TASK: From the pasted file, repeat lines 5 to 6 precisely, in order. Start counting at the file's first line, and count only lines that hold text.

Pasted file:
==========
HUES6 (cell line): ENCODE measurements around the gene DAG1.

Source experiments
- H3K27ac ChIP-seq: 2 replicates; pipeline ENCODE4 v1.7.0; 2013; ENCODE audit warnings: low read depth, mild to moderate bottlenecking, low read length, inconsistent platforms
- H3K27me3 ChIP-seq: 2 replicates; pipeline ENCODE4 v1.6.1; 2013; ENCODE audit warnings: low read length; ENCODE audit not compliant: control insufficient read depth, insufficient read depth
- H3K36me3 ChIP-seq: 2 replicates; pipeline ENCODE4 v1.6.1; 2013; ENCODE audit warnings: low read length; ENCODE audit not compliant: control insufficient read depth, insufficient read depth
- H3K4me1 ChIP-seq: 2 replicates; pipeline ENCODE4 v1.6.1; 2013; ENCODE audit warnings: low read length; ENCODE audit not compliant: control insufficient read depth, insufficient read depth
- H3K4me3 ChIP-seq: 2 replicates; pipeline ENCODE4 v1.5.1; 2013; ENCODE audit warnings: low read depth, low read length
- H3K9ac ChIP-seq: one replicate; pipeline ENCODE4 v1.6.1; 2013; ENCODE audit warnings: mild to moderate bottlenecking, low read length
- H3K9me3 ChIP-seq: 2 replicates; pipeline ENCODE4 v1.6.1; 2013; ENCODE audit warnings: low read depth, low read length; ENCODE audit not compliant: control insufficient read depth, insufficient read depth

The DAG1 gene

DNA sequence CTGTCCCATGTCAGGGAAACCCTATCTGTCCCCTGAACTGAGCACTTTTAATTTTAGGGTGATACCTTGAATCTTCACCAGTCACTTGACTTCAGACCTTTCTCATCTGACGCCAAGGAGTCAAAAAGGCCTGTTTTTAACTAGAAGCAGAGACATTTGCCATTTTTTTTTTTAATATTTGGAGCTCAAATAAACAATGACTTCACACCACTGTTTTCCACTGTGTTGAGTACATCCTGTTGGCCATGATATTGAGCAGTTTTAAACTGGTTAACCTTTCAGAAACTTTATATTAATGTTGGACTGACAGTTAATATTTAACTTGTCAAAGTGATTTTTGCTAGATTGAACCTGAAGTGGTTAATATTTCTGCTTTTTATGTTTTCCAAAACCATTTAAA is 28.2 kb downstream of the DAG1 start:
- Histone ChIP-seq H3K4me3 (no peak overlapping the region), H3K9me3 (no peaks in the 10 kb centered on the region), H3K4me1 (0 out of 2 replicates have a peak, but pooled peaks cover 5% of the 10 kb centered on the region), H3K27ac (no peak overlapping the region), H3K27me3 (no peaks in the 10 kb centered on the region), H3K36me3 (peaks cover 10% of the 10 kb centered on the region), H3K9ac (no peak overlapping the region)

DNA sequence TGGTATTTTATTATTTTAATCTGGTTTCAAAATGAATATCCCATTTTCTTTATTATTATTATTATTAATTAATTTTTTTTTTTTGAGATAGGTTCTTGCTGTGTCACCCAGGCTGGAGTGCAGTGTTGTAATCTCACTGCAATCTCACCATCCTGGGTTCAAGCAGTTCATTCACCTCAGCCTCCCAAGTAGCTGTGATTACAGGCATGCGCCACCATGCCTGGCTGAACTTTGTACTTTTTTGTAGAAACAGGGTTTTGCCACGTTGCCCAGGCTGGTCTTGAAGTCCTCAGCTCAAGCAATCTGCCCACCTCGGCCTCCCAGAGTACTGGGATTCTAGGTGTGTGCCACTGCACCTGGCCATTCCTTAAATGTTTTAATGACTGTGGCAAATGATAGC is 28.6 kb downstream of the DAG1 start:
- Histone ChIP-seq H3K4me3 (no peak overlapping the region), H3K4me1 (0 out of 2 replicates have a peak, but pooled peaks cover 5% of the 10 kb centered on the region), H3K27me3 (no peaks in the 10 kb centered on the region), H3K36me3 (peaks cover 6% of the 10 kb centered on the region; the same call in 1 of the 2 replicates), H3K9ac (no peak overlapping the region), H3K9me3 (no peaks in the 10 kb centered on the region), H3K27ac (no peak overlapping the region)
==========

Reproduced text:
- H3K36me3 ChIP-seq: 2 replicates; pipeline ENCODE4 v1.6.1; 2013; ENCODE audit warnings: low read length; ENCODE audit not compliant: control insufficient read depth, insufficient read depth
- H3K4me1 ChIP-seq: 2 replicates; pipeline ENCODE4 v1.6.1; 2013; ENCODE audit warnings: low read length; ENCODE audit not compliant: control insufficient read depth, insufficient read depth